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Frequently Asked Questions

What is the Pacific Earthquake Engineering Research Center?
The Pacific Earthquake Engineering Research Center (PEER) is a multidisciplinary research and education center with headquarters at the University of California, Berkeley. PEER was founded in 1997 under the National Science Foundation (NSF) Engineering Research Center Program as part of NSF's program to reduce losses due to earthquakes through the National Earthquake Hazard Reduction Program (NEHRP). The Federal Government, the State of California and private industry provide funding for the Center. Investigators from many universities and several consulting companies conduct research in earthquake-related geohazard assessment, geotechnical and structural engineering, risk management, and public policy. PEER involves key stakeholders and funding agencies in its programs through its Business and Industry Partner Program and a variety of research and outreach programs.
What is earthquake engineering? How is it related to seismology?
Earthquake engineering is a multidisciplinary field of science and engineering that identifies and solves problems associated with occurrence of earthquakes, with the goal of reducing seismic risks to socio-economically acceptable levels. For example, earthquake engineers design buildings, transportation systems, and power systems to be earthquake-resistant. Earthquake engineers evaluate older existing construction and devise ways of strengthening vulnerable construction. In contrast, seismology is the scientific study of earthquakes (where, how often do they occur, what magnitudes are to be expected) and the propagation of earthquake waves through the earth.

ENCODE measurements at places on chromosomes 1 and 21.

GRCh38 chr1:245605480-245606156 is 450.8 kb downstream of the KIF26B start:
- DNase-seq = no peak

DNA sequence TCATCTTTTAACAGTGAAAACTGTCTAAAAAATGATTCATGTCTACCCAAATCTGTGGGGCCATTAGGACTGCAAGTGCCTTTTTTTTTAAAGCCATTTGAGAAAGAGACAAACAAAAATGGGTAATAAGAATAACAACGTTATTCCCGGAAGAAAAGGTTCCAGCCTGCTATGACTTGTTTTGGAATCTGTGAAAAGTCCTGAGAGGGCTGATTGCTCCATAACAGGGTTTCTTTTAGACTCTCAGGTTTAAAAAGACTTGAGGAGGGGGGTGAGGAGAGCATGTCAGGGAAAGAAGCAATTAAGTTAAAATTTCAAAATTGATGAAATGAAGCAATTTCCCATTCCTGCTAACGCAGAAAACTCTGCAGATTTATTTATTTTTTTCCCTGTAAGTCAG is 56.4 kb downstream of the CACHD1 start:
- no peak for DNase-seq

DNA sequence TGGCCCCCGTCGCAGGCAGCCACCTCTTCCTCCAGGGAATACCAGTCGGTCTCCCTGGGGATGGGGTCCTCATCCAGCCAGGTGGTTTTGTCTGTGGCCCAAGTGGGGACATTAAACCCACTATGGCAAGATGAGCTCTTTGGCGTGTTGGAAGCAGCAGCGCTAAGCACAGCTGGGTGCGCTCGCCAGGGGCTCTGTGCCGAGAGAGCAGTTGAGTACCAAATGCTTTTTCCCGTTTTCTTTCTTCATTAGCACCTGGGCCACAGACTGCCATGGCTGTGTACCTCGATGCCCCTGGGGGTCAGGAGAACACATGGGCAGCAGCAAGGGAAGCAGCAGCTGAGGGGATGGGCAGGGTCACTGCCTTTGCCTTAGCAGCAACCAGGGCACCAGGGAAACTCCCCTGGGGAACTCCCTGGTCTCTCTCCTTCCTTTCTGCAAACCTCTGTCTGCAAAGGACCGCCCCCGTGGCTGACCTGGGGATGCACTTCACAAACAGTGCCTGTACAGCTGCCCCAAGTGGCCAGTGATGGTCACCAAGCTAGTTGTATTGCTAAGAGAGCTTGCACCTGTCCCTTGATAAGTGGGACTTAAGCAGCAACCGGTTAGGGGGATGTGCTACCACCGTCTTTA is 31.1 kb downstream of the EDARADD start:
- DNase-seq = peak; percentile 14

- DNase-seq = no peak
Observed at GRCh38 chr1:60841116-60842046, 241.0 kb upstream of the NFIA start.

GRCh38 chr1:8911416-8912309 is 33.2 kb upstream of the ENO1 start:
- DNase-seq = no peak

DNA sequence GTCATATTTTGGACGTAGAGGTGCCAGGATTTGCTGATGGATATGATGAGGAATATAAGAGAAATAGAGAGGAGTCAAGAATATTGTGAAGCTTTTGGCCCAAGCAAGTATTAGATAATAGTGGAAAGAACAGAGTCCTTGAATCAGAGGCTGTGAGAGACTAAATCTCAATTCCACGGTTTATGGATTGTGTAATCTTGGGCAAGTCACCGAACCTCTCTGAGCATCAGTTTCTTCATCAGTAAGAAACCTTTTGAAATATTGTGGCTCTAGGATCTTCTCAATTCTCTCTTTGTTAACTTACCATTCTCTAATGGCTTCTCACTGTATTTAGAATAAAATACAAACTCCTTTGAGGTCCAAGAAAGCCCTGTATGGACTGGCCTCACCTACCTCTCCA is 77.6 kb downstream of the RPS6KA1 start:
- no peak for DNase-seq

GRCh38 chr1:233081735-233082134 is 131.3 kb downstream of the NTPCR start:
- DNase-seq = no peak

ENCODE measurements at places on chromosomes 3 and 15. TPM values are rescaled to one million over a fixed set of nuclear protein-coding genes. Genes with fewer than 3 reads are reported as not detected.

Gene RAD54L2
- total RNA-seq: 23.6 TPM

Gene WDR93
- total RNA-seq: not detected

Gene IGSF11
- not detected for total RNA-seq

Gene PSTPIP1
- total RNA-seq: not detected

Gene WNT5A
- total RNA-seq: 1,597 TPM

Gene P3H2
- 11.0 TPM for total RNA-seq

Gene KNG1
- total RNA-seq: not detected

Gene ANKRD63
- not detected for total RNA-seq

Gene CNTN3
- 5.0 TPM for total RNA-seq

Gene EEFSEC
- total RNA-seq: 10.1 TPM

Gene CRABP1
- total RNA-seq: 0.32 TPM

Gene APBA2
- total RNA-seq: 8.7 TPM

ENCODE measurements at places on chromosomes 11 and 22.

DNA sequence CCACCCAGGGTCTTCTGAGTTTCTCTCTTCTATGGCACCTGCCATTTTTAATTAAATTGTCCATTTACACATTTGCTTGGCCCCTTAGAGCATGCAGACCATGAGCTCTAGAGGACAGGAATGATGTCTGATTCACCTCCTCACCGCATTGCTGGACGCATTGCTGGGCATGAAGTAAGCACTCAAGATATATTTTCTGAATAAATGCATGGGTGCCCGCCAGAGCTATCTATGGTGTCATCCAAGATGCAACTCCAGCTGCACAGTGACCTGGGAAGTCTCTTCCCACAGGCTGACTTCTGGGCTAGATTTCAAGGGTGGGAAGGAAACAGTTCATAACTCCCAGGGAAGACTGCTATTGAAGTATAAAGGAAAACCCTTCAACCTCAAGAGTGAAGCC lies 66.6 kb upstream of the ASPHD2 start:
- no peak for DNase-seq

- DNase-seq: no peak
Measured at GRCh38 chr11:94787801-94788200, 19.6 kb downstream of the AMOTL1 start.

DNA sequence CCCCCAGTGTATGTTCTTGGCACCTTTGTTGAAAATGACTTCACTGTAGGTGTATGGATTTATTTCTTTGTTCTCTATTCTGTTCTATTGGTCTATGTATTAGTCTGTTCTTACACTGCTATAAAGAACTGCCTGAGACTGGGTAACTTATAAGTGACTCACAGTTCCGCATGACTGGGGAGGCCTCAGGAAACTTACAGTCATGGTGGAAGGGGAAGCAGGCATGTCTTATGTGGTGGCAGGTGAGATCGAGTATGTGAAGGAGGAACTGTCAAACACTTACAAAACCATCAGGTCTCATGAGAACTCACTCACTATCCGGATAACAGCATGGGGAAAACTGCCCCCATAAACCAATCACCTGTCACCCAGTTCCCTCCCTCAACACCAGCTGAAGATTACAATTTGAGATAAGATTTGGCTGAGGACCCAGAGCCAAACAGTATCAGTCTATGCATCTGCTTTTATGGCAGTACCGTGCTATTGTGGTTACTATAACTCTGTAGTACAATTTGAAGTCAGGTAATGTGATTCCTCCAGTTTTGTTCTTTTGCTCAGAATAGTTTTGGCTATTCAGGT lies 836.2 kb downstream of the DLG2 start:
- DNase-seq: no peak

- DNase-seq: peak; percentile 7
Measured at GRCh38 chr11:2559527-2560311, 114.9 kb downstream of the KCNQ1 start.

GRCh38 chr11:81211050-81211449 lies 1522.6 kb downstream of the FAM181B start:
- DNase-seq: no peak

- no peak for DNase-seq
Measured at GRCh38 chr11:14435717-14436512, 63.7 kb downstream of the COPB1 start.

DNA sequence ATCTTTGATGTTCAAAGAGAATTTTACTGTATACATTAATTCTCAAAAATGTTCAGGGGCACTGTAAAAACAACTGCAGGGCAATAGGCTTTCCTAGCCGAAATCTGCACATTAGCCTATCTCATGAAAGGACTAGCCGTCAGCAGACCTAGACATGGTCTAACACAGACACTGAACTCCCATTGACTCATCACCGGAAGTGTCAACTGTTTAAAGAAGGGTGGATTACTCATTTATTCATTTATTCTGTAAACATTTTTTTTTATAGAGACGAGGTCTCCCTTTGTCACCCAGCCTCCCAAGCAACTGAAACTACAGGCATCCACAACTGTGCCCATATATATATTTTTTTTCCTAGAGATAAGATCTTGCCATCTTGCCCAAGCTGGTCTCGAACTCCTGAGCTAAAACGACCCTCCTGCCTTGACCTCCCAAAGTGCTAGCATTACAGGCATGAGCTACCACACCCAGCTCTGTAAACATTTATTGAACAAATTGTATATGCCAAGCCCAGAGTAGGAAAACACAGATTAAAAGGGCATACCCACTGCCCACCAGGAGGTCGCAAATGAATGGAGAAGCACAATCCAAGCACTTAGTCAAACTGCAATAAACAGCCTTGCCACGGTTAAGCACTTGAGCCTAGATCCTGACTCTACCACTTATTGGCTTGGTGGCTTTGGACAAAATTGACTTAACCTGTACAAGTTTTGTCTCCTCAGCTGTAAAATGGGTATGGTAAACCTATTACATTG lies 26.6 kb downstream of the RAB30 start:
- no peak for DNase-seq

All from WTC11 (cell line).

Does PEER continue its operation after the initial 10-year funding by the National Science Foundation?
Yes. PEER continues, and plans to expand, its research activities with the existing and new funding from the US Federal government, State of California, and private industry.
What university academic programs teach earthquake engineering?
Earthquake engineering is taught in many (but not all) Civil Engineering programs. All the PEER core universities provide excellent education and research programs in earthquake engineering. Earthquake engineering may be taught at the undergraduate level, and becomes a focus of study in the graduate programs.
Does PEER provide consulting services?
No. PEER is a research and education center. Many PEER faculty members and technical staff provide professional engineering services acting as private consultants. Interested parties are welcome to contact individuals to inquire about interests for specific consulting activities.
What can I as a homeowner do to be more prepared for the next earthquake?
Homeowners can take action to seismically strengthen their home, reduce damage to contents, and be personally prepared for future earthquakes. Good advice on getting prepared can be found at
How can I get involved in the PEER Center?
Government agencies, businesses, and practicing professionals can get involved in a number of ways. PEER has a large number of funding agencies, and is always open to consider new funding opportunities for earthquake engineering research, education, or technology transfer efforts. PEER also welcomes involvement of practicing professionals and other stakeholders in the results of earthquake safety measures, who can work with PEER through the Business and Industry Partner Program. Faculty interested in PEER's research activities should contact the PEER Director or Associate Director for more information. Students interested in research or educational programs should contact the PEER Education Director.
I am not part of PEER's "core universities"; can I get involved in PEER?
PEER collaborates with any individual or organization, if there is a mutual research interest in earthquake engineering, and if funding resources allows us to collaborate. Please contact PEER Director or Associate Director to explore possibility of collaboration.